Oh, come on. Don't be naive. Killers. You know; assassins; hit men; cold- blooded wet-job experts; hired guns. The thing is, time is of the essence. I need to get this sorted out before the new gun laws kick in and all the villains think, Oh blimey, nothing bigger than a .22, hardly worth having, couldn't shoot your way out of a paper bag with a .22 and anything more powerful, well, that would be against the law, we're talking 10 years in pokey, they would have us bang to rights, forget it, we're jacking it in.
So you will understand the urgency of my quest. I have to find my man now, or they'll all be slouching off up the nick, come deadline day, to hand in their dodgy shooters before sloping off to the tailors to have their holster-bulge (redundant now, and drooping like an old deflated breast) taken in.
I'll pay well. Indeed, I'm prepared to take all the risk. I'll look after the moody bugger's shooter; bullets, too, except I've a vague feeling that it's not manly to call them "bullets".
Perhaps you are wondering why I want a gunman on permanent stand-by. Is it to deal with the ever-present threat from my professional enemies, jealous of my success, my money, my handsome appearance and my fashionable metropolitan lifestyle? Am I living in fear of a series of outraged husbands? Have I fallen into the hands of an evil spy ring, or ruthless blackmailers? No.
It is not for me that I want the right bastard, but for one of you. A reader. A nice, intelligent, woman; an artist; a woman of such fundamental decency and generosity of spirit, of such modest demands, that you would have thought that, had the laws of England any purpose, had Michael Howard any point at all to his opportunistic and relentless self-advancement, it would be to protect people like her and to preserve their peace and security.
This woman first wrote to me over a year ago, to say that she had read some things I had written, and thought that I might be able to help her with a problem she had. She didn't (she said) expect that I would be able to do anything; it was just that she wanted to talk it over with someone, and could I spare the time?
Well of course I could. Not just out of pathological curiosity, the curse of my trade, nor just out of the common impulse to try to do the decent thing, but also because it was flattering to be asked.
So we met, and, for a year now, with a growing sense of helpless impotence, I have been sharing in this woman's nightmare.
It's a nightmare which grows out of a dream that I've had, and I bet you've had too: the dream of making a fresh start, of finding a little house on a wild promontory overlooking the sea; of living frugally and of finding some deep personal honour in working at one's true art. Perhaps I shall never do it; perhaps you will never do it; perhaps we've been whores for too long. But this woman did it, painting her haunting, pagan pictures, taking a little job to make ends meet, raising her daughter, doing no harm.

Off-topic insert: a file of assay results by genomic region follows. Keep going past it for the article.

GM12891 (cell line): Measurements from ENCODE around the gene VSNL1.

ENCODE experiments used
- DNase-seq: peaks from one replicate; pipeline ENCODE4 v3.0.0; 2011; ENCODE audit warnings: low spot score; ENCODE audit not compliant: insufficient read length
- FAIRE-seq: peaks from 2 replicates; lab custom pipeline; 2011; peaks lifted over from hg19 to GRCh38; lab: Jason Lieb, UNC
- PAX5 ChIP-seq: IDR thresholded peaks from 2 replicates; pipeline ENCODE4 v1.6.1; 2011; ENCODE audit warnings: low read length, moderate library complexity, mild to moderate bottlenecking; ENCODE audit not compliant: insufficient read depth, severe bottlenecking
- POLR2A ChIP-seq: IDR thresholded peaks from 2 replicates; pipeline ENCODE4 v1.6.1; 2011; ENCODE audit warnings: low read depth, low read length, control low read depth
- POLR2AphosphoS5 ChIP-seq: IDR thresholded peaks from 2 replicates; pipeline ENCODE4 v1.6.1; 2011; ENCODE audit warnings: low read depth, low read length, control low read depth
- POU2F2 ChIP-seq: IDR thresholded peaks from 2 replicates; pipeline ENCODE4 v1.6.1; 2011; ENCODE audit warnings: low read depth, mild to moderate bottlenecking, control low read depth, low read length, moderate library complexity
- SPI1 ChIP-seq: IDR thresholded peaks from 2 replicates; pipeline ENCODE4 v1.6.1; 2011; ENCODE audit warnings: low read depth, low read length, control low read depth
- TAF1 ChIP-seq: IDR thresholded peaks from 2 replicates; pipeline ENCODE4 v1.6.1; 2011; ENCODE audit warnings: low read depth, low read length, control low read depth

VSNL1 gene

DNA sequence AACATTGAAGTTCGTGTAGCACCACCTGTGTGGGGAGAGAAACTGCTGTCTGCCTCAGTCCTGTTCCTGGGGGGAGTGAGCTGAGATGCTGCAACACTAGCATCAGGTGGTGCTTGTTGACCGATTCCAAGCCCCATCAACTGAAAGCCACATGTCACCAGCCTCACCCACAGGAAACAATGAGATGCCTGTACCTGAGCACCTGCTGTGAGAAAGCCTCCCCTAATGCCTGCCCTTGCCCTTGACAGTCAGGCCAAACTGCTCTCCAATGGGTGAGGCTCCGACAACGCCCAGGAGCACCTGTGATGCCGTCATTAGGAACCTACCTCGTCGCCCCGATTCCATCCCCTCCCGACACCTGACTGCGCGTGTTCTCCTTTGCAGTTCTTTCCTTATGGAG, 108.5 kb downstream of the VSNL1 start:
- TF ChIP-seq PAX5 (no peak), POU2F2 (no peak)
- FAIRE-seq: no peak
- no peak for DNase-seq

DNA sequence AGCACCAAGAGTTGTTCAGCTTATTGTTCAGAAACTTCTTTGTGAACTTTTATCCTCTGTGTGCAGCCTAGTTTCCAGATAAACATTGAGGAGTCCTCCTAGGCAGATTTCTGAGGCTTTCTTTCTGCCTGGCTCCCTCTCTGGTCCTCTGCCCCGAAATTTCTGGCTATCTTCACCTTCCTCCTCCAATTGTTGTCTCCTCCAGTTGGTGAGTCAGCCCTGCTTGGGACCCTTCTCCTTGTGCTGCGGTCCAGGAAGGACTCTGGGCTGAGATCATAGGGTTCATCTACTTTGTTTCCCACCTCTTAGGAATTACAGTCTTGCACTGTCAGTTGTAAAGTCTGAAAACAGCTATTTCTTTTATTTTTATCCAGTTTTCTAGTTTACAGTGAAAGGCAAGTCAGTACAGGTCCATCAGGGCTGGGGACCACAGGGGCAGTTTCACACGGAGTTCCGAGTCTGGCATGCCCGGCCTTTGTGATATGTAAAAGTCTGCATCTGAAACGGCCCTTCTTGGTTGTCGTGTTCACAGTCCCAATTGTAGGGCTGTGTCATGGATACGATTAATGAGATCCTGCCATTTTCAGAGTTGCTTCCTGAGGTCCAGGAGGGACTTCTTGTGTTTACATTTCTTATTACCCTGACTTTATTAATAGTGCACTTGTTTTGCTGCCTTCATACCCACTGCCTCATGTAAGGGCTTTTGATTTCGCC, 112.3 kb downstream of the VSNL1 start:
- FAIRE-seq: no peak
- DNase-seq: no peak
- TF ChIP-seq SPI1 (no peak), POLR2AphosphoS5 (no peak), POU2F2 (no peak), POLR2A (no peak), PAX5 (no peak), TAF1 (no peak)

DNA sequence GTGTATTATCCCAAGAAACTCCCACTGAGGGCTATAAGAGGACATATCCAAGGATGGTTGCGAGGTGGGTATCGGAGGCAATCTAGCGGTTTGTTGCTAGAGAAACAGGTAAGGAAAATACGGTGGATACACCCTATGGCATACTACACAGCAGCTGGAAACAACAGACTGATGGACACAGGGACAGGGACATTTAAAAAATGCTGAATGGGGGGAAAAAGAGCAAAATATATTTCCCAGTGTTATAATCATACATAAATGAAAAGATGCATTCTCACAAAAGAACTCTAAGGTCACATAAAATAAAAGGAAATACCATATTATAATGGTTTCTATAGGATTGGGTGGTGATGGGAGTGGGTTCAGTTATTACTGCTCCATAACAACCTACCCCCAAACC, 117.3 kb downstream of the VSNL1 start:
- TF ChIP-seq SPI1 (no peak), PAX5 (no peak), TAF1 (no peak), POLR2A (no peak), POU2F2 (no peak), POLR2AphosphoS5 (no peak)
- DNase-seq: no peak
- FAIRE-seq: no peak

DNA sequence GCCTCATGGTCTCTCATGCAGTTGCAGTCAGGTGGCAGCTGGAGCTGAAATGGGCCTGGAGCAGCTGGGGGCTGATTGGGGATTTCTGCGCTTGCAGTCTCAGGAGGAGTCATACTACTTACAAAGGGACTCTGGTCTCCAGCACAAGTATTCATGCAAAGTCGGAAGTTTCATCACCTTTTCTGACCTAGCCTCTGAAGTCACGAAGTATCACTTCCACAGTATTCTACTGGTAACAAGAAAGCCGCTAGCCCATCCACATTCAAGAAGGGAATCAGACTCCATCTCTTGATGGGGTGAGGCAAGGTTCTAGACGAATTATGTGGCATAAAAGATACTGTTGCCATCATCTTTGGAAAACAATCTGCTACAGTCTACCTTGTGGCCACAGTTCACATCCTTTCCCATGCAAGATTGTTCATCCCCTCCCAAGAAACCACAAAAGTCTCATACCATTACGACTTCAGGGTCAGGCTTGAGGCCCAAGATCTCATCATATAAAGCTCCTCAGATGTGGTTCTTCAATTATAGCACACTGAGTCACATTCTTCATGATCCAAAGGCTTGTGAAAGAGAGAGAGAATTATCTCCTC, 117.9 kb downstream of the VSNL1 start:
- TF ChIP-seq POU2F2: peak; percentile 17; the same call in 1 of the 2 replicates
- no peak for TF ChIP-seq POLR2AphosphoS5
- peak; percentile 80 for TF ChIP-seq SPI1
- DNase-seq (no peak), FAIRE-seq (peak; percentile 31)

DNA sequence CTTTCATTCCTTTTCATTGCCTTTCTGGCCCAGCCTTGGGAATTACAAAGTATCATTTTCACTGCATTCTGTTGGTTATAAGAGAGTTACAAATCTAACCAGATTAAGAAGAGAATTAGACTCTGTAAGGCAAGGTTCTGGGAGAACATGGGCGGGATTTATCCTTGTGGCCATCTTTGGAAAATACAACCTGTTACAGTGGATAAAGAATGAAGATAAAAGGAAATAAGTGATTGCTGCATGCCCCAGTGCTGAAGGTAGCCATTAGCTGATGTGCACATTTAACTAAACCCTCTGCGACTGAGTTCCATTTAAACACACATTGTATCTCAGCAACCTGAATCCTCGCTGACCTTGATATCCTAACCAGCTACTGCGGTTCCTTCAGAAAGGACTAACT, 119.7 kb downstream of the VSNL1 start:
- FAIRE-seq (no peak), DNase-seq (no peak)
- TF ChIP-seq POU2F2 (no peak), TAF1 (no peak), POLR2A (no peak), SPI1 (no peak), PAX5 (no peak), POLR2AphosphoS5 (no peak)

Then the speculators moved in, and bought the adjoining cottage. At first it was just a nuisance: mess, noise, boundary infringements. Then the "developers" crossed the line into criminal damage and harassment. These speculators, these developers, these half-lives, rancid with greed and stupidity, have for over a year now been trying, backed by the law, and the inertia of the law, and the imbecility of the law, to drive this woman from her home, to ruin her and destroy her carefully constructed life.
The trouble is, I can't tell you about it. Not the details; money-laundering, bent coppers, Freemasons. It would take too long; it would place her in danger; above all, you wouldn't believe me. "Am I going mad?" she asked me some months ago. "Is it me? Am I paranoid?" No, I don't think she's any of these things; unless I am all of those things too.
I used to think that the law was there to protect citizens against this sort of horror. Stupid me, I know, an idiotic confusion of terms. It's the laws that exist to defend us and preserve the Queen's peace. The law has a different purpose, which is to defend and preserve itself. In a civilised country, a citizen in this woman's position would be granted legal aid. In Britain, we give legal aid to Maxwell's offspring, and yet permit a bureaucratic functionary to deny the hope of redress to a woman who has no hope otherwise of affording recourse to the law.
I suppose thsee jobsworths - I don't know who they are, but I can get a sniff of them, a compound of Palmolive, prudence and pomposity - have their reasons. I presume they can go home each evening, look their spouses in the eye and say: "Guess what I did today, honey? We had this application for legal aid. Now: at first sight it looked immaculate. Prima facie evidence of illegality. Serious wrongs done to the applicant, who was being driven to a nervous breakdown, has lost her job, and doesn't have a bean to go to law herself. But did I give up? No! I found perfectly legal grounds to turn down her claim! I drove her an inch further towards the precipice, all by myself. You're talking to a winner, honey. Come here! Take your things off! I want to have you, right here, right now, bent over th-... sorry. Oh God, sorry. I'm just a bit tense ..."
So that's how things stand, and if any snivelling PR is thinking of ringing me up to defend Legal Aid, they can forget it because there's no amount of smooth weaselly bullshit can cover up a rank injustice. And even if the Law, in all its greasy, fat-arsed complacency, is prepared to let it slip by on the nod, old boy, there are those of us who feel differently. It's time to hire myself a hard man, a moody bastard, and deal out some frontier justice. Time to bring back chivalry, albeit by proxy. I'm waiting to hear from you, no questions asked. !Reuse content